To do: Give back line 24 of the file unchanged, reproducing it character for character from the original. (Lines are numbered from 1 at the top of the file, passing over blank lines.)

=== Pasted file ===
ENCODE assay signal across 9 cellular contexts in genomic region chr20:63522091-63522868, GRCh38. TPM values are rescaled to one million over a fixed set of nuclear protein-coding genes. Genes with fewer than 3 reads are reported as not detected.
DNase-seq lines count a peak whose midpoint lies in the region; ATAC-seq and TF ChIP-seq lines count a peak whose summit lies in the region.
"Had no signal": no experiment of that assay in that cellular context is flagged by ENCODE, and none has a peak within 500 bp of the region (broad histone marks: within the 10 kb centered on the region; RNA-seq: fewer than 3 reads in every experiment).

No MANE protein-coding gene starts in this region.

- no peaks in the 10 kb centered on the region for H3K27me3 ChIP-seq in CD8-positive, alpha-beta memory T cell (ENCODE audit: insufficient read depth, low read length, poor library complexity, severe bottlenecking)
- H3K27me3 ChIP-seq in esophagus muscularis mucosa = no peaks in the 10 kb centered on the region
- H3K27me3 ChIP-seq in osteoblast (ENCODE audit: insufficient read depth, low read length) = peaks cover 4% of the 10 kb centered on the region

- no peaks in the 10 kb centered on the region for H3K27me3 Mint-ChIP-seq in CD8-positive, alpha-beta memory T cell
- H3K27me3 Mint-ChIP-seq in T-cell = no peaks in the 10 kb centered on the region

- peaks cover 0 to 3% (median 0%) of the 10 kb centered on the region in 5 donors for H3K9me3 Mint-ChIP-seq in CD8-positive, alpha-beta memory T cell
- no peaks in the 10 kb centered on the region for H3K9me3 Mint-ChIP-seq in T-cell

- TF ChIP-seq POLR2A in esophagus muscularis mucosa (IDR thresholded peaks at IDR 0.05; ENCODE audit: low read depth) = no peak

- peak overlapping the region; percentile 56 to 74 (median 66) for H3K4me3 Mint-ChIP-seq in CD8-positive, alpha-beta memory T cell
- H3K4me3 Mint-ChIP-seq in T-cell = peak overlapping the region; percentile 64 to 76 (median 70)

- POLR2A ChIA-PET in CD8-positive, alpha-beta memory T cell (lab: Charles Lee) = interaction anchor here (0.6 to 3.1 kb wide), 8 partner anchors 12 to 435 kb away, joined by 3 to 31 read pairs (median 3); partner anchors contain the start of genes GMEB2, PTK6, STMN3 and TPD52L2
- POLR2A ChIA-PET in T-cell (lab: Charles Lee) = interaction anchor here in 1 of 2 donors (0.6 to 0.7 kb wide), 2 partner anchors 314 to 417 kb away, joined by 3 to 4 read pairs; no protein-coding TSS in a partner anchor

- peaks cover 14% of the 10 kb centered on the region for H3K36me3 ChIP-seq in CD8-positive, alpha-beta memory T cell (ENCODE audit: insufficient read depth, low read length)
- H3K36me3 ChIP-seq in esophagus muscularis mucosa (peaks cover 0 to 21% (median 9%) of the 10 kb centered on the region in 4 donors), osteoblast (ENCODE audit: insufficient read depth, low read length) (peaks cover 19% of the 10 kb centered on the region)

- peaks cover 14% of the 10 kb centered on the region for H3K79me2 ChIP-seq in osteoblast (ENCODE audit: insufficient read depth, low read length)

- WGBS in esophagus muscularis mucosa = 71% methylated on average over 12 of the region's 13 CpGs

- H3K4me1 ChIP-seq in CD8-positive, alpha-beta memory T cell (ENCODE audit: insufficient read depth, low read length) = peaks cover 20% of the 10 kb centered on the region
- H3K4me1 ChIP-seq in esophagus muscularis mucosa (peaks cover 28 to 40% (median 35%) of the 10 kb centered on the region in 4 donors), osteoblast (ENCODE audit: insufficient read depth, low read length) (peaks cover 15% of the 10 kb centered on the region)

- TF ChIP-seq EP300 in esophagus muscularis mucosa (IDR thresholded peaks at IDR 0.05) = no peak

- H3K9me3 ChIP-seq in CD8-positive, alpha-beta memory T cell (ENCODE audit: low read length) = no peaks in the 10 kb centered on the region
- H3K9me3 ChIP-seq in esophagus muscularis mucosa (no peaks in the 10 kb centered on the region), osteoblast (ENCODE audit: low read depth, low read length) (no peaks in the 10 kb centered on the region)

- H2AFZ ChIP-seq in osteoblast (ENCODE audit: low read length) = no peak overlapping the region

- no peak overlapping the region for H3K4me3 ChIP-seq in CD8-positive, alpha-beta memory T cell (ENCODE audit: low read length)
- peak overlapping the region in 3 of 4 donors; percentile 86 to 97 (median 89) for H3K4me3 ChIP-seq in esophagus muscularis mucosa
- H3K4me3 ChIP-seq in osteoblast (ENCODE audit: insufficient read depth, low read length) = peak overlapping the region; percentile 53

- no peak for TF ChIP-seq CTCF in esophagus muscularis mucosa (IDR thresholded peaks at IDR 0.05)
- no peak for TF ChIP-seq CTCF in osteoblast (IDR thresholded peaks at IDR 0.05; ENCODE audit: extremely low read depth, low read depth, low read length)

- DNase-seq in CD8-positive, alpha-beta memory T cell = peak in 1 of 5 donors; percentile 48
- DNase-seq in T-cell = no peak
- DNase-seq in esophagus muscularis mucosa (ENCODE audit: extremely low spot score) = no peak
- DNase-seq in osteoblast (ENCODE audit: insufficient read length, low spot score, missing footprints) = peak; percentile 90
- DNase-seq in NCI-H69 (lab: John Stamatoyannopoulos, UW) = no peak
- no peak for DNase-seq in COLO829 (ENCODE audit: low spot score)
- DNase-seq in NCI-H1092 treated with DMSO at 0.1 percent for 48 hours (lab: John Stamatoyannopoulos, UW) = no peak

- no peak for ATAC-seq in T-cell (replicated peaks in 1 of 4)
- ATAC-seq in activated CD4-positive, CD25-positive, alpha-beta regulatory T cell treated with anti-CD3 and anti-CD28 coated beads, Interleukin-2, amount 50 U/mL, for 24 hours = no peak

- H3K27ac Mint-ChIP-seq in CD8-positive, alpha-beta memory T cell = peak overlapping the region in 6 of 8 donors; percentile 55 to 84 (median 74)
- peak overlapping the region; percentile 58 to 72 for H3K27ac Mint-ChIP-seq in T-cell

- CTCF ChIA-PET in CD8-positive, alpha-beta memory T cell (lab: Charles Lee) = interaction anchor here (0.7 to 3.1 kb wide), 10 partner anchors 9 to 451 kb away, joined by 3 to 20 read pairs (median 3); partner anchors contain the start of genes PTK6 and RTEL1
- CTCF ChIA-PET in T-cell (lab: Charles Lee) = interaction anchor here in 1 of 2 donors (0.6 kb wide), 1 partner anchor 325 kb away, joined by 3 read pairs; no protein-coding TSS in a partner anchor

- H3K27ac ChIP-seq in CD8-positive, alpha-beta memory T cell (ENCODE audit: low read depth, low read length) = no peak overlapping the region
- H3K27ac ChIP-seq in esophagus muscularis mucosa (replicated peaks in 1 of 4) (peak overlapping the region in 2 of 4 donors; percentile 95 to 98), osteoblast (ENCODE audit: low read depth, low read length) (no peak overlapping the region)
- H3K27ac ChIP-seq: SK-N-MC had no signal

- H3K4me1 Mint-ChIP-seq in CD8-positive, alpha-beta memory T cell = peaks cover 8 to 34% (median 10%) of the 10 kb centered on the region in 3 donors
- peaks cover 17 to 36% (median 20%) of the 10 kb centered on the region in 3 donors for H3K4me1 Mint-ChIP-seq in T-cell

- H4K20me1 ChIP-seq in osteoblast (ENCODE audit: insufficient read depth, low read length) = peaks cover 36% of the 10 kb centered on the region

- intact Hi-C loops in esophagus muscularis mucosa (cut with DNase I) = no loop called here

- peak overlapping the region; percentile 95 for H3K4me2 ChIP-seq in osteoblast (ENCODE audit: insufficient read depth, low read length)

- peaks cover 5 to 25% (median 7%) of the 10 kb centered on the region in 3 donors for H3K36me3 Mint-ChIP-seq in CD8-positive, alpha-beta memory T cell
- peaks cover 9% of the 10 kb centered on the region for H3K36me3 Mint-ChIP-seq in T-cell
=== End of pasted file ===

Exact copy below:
- H3K9me3 ChIP-seq in CD8-positive, alpha-beta memory T cell (ENCODE audit: low read length) = no peaks in the 10 kb centered on the region